Photo: Evergreen solar

The only path that will allow us to drastically reduce our greenhouse gas emissions will involve the mass deployment of renewable energy resources. While some don’t believe that this is achievable, according to the International Renewable Energy Agency (IRENA), renewables and electrification alone can achieve 75% of global emissions reductions goals. The latest edition of IRENA’s Global Energy Transformation: A Roadmap to 2050, which was released this week at the Berlin Energy Transition Dialogue, revealed that pathways to meet 86% of global power demand by 2050 with renewable energy exist.

As Greentech Media explained:

  • The primary drivers for this increased electricity demand would come from a billion electric vehicles, as well as an increase in the use of electrical heating and the emergence of renewable hydrogen.
  • Solar PV and wind will make up most of the capacity
  • Following IRENA’s roadmap would also save between $65 trillion and $160 trillion worldwide over the next 30 years, said the agency, with savings coming from the avoidance of negative health impacts, climate damages, and $10 trillion in energy subsidies.
  • IRENA estimated the level of additional investments needed to achieve its low-carbon roadmap would be around $15 trillion by 2050.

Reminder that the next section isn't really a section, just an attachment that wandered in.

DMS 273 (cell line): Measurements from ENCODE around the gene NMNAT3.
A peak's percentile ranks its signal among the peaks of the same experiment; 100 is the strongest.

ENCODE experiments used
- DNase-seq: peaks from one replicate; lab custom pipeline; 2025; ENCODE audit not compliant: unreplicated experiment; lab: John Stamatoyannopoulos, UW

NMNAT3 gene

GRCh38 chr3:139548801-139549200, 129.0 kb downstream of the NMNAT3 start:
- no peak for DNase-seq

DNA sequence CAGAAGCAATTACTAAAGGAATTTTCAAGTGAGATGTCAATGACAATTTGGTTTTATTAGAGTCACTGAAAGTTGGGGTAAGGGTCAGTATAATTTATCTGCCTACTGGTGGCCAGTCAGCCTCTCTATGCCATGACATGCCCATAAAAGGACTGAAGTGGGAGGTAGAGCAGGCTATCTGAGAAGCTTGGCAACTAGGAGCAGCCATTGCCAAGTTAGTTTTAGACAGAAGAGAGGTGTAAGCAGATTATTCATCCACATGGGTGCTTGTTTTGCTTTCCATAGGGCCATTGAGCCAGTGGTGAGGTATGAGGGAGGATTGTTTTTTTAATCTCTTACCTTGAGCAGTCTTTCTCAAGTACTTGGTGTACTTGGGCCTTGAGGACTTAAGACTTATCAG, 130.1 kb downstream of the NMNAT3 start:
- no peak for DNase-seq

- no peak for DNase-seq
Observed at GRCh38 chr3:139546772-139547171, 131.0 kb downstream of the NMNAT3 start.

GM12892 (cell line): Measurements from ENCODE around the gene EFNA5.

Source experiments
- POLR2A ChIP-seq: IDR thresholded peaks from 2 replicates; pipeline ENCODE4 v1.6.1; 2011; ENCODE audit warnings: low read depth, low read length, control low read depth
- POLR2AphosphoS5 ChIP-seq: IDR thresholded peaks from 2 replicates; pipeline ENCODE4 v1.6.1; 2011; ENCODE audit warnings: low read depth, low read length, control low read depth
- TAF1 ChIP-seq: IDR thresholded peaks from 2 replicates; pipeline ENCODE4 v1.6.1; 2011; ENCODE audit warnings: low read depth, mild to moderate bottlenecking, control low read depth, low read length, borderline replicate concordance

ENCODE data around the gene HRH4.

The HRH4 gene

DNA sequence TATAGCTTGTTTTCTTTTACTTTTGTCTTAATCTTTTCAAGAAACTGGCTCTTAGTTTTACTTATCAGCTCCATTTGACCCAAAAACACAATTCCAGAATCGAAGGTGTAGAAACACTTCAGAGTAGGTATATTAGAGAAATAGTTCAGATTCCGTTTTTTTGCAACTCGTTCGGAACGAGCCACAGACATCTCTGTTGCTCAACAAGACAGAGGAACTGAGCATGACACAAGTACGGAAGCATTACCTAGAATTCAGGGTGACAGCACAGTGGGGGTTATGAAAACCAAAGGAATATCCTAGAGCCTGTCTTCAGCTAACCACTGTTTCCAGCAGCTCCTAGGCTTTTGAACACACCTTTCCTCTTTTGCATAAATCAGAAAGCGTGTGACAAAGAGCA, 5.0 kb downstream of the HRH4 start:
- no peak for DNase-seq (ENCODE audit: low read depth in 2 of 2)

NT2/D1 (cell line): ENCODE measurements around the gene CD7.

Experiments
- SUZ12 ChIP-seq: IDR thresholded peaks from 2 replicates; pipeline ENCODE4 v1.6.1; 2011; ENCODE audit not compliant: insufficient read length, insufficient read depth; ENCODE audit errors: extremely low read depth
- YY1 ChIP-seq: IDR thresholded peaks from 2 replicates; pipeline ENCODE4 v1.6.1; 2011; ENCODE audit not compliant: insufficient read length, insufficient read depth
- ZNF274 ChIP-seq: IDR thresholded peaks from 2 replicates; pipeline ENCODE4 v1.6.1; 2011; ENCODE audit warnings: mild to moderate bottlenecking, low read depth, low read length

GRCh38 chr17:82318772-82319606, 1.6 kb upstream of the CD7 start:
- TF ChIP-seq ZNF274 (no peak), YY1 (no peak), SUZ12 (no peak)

IRENA Director-General Francesco La Camera said in a press statement, “The race to secure a climate safe future has entered a decisive phase. Renewable energy is the most effective and readily-available solution for reversing the trend of rising CO2 emissions. A combination of renewable energy with a deeper electrification can achieve 75 percent of the energy-related emission reduction needed.”

Why This Matters: The IRENA report warned that emissions would need to decline by 70% below their current level by 2050 to meet global climate goals. This calls for a significant increase in national ambition and more aggressive renewable energy and climate targets. And while this will take a significant investment, every dollar spent on the energy transition would pay off up to seven times by 2050. In addition to this, this investment would see a 2.5% improvement in GDP and a 0.2% increase in global employment, compared to business as usual. Not only would we save money but we would also lower human healthcare costs, help with energy affordability, and ensure that we avoid the worst ramifications of climate change.

 

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